The Guardian Angel
A Chapter from "Zizine"
Paul de Kock
Edward never passed a day without going to Madame Dolbert's;
the good lady received him as a man to whom she hoped one day to
give the name of son, and Stephanie with that sweet smile which
betrayed to all eyes the inmost secret of her heart.
But it was not thus that the lover of Stephanie desired to be
loved. Conducting himself before the world with an extreme
reserve, it was only in private, and in low whispers, and when
removed from the vigilance of her grandmother, that Edward spoke
to the young girl of love; but then his words were burning, and
his eyes had an expression which compelled Stephanie to avert her
own; his caressing hands sought always to approach her -- to touch
the robe, the arm, or the knee of the young girl, who sometimes
found herself suddenly embraced, and pressed warmly to a heart
that was beating rapidly with the most ardent desires.
Stephanie responded with an undisguised affection to the
transports of the man who seemed so happy by her side. But when
Edward, profiting by an unobserved interview, pressed her tenderly
to his arms, she suffered an embarrassment, an agitation, which
resembled alarm; and she disengaged herself from the embrace which
would retain her, with the question -- "But since, my friend, you
love me so fondly, why don't you tell me so before my mother? When
we are in society, you hardly look at me; you seem to fear that
our love should be suspected. Why is this? There is no harm in
our loving -- you have yourself told me so;-- why then should it
be a secret?"
To these questions Edward replied --"I cannot yet avow my
love -- family reasons prevent me; but, my dear Stephanie, they
need not prevent us from indulging our love. The world is a wicked
world, and as it always puts a wrong construction on the conduct
of its members, we need not admit it to the confidence of our
secret sentiments. Believe me, mystery is one of the great charms
of love. Are we not an hundred times better pleased with a good
fortune of which others know nothing? My dear Stephanie, still let
me see you in secret,-- permit me still to have with you those
sweet interviews, in which we can at least exchange the tender
caresses which the world would blame, and which make me so happy."
Stephanie sighed, and whispered: "in secret -- how? I do not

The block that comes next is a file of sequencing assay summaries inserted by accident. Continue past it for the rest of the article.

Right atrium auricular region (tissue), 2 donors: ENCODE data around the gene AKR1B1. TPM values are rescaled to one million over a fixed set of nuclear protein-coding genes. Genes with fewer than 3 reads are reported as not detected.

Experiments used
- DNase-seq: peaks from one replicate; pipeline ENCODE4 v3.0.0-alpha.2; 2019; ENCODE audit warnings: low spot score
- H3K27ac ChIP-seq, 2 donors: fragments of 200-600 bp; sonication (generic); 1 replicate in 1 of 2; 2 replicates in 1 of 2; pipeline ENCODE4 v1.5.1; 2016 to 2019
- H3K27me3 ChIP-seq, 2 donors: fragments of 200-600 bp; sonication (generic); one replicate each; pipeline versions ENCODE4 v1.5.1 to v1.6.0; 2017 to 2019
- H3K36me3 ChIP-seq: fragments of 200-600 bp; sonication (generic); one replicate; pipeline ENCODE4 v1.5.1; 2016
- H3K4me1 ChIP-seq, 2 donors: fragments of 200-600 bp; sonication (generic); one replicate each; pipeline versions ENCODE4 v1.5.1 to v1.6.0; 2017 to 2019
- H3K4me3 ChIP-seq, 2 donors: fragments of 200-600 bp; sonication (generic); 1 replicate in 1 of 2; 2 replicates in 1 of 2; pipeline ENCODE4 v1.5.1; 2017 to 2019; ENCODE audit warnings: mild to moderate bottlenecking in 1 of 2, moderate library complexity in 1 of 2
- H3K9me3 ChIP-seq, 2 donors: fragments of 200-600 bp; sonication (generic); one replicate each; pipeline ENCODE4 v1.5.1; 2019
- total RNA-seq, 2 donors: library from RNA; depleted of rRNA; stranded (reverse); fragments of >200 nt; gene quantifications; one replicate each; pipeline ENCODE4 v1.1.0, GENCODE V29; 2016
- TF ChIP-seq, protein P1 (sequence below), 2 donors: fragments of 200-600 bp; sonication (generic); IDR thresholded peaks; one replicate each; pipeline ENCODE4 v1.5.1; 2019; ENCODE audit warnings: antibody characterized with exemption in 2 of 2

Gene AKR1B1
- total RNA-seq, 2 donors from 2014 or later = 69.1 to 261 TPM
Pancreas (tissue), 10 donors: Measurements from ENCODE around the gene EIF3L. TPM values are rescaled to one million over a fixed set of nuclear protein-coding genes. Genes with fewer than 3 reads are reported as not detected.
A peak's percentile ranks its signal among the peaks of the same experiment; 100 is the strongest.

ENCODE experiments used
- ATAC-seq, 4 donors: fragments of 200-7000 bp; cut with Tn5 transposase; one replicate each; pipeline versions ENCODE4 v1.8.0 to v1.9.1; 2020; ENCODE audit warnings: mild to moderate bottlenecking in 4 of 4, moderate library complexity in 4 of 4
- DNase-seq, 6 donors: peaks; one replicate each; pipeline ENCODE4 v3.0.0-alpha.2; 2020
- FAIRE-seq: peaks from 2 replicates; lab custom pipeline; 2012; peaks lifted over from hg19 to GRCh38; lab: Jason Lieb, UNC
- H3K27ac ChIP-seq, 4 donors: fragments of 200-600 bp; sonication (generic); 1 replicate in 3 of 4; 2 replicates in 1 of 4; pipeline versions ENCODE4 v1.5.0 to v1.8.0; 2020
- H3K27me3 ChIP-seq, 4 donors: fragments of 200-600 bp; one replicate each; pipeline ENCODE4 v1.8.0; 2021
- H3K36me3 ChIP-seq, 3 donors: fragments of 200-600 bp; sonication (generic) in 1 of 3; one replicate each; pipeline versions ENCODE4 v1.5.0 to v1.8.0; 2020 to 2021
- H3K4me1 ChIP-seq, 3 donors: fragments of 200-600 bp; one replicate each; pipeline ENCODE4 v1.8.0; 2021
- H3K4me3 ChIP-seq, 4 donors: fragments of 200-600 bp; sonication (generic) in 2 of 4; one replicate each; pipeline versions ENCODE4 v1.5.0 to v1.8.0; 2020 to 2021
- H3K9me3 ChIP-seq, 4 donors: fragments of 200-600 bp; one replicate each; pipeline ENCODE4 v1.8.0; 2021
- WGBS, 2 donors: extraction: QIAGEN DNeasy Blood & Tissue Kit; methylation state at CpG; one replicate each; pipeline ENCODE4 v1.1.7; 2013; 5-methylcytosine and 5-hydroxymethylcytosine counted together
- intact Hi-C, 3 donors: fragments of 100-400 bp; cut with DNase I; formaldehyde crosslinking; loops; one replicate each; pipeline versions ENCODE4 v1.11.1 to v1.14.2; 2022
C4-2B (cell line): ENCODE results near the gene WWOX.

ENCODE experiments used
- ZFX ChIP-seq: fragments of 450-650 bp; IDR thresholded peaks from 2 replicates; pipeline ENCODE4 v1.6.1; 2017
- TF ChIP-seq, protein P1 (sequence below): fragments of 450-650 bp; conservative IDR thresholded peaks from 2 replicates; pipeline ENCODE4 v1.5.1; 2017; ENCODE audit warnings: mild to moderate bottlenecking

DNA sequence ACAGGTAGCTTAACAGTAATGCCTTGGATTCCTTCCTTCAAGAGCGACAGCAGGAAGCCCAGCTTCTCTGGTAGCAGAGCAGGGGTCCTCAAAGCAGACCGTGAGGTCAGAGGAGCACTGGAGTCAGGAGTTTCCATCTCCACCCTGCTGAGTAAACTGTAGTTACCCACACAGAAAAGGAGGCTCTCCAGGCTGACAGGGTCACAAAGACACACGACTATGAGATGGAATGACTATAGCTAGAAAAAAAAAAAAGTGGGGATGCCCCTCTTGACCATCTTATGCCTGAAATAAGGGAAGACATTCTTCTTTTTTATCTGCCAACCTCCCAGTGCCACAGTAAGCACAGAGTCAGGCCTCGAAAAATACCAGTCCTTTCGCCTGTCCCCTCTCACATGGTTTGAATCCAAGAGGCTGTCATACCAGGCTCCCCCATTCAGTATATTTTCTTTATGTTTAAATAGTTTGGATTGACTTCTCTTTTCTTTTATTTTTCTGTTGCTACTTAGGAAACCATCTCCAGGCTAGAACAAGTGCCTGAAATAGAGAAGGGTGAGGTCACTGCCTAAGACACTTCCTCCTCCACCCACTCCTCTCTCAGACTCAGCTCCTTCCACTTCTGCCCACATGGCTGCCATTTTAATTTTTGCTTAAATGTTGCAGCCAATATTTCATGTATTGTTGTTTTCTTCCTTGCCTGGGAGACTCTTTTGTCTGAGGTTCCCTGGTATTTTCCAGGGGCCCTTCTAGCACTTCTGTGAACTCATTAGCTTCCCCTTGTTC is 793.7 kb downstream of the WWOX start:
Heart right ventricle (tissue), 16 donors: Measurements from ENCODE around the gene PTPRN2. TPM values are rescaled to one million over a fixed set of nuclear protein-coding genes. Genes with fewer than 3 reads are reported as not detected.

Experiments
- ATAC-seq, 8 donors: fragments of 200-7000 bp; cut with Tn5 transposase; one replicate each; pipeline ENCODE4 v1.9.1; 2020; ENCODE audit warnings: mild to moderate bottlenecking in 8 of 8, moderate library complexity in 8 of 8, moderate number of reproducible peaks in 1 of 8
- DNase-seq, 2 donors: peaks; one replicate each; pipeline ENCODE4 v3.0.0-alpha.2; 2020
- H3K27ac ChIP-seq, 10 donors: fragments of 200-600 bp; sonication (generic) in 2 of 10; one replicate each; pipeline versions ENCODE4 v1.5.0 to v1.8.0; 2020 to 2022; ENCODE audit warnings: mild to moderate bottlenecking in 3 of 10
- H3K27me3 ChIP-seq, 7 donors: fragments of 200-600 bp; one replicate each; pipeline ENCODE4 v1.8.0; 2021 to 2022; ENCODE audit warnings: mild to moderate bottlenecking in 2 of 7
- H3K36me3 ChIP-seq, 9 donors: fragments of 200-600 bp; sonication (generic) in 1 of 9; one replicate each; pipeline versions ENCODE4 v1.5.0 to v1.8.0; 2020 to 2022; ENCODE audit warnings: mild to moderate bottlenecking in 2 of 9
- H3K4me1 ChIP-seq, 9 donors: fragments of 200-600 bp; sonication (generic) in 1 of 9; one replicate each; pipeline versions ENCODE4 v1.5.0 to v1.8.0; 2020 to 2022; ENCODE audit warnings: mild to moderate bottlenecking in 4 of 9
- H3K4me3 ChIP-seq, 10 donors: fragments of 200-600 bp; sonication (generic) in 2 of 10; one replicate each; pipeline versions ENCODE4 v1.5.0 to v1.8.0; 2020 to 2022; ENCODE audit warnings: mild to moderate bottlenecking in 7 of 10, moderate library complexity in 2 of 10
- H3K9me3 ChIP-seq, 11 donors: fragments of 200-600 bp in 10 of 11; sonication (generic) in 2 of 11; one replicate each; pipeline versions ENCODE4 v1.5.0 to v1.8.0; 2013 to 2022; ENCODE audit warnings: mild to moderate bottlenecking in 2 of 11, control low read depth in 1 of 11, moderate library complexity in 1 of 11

understand." But whenever Delaberge undertook to explain, her
grandmother or Zizine appeared to interrupt the conversation.
A residence of many months with the ladies Dolbert had
already produced a great change in the manners and language of
Zizine. She had always been a delicate little girl, pale and
thoughtful; but she no longer appeared the daughter of a water-
carrier. Apt to learn whatever pleased her benefactors, Zizine had
soon lost all the outward signs of her humble origin; but her
heart still remained the same -- she never forgot Jerome, and when
a month intervened between his visits, the little girl became
uneasy, and would hide herself to weep.
Without understanding the cause, Zizine perceived very
plainly that Stephanie had ceased to be to her what she once was.
Her young protectress still caressed her, but she did not speak to
her so frequently. The little games -- the dolls were entirely
thrown aside. Stephanie was almost always absent and dreaming, and
sometimes did not hear the questions of her little companion, who
often asked her, "What, then, are you thinking about?"
At length, one day, when Stephanie was even more absent than
usual, the little girl burst into tears. This sight roused
Stephanie, who ran to her, caught her in her arms, and asked --
"Why do you weep Zizine? what have they been doing to you?
"They have been doing nothing to me; it is because you no longer
love me." "I don't love you, Zizine! And why do you think so?"
Because I see very well you never speak to me -- you never play
with me -- you are always sad. I see that I weary you -- and I
wish to return to my father, the water-carrier." "What, leave me,
Zizine! oh no, no, I cannot think of it; I love you still --
always love you. But you see that -- when one grows up, one has
many things to think of -- one has ideas which -- in short, I
cannot explain it all to you now, because you are too young -- but
that shall not prevent me from loving you. Pardon me if I am
sometimes sad -- but do not leave me. Oh! never desert me; for at